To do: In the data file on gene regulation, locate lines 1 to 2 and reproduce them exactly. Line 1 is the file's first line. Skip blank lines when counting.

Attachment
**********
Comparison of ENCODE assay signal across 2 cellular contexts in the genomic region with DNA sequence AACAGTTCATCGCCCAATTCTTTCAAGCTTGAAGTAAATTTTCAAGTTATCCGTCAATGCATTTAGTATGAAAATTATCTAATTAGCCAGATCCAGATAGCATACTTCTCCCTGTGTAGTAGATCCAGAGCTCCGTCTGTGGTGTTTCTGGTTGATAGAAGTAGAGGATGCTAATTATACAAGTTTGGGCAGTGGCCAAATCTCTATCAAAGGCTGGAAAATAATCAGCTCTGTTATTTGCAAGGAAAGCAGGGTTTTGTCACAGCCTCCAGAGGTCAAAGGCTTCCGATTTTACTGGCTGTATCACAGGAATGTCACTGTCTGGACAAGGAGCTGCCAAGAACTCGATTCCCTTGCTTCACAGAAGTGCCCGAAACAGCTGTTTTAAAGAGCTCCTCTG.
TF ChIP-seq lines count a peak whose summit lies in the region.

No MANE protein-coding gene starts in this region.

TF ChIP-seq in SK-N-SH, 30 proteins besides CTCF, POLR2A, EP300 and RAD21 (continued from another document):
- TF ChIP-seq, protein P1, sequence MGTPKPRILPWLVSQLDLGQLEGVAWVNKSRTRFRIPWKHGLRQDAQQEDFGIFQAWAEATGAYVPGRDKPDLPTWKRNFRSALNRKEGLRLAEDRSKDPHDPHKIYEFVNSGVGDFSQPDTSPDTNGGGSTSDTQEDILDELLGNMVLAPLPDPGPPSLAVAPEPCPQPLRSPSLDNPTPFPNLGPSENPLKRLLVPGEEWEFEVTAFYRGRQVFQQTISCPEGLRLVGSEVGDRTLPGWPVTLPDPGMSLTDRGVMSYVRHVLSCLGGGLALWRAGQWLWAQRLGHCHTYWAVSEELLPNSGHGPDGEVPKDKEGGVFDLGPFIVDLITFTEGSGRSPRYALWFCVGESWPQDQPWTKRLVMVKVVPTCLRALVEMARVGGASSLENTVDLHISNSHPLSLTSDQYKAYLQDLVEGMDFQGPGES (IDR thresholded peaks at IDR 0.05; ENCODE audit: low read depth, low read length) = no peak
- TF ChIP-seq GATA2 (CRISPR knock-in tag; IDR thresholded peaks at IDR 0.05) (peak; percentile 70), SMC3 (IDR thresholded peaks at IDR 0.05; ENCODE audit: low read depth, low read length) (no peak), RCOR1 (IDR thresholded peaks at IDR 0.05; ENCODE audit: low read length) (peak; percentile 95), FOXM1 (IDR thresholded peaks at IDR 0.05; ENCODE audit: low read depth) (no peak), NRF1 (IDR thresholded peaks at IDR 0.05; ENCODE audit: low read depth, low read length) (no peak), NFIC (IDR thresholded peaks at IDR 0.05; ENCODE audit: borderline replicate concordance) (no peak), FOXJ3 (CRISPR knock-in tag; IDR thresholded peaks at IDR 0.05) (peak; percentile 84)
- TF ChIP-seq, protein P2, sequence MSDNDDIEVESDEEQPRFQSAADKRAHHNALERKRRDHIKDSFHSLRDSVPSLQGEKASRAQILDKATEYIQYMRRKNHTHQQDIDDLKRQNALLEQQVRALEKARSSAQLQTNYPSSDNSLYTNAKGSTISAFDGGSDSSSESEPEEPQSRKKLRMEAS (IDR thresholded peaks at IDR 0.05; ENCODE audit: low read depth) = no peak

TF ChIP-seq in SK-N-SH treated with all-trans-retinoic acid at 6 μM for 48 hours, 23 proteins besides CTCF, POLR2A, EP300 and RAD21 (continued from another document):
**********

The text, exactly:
Comparison of ENCODE assay signal across 2 cellular contexts in the genomic region with DNA sequence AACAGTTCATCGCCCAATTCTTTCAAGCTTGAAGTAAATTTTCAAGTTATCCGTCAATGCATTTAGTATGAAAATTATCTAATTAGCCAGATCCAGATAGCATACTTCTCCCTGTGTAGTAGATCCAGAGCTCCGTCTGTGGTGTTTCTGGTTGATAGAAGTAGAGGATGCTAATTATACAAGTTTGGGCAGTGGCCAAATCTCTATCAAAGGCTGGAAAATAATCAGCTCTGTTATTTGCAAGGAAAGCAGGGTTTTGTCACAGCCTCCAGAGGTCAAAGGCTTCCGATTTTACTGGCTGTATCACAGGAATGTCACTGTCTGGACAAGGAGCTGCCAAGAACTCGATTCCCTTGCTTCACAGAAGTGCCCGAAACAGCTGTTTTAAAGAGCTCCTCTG.
TF ChIP-seq lines count a peak whose summit lies in the region.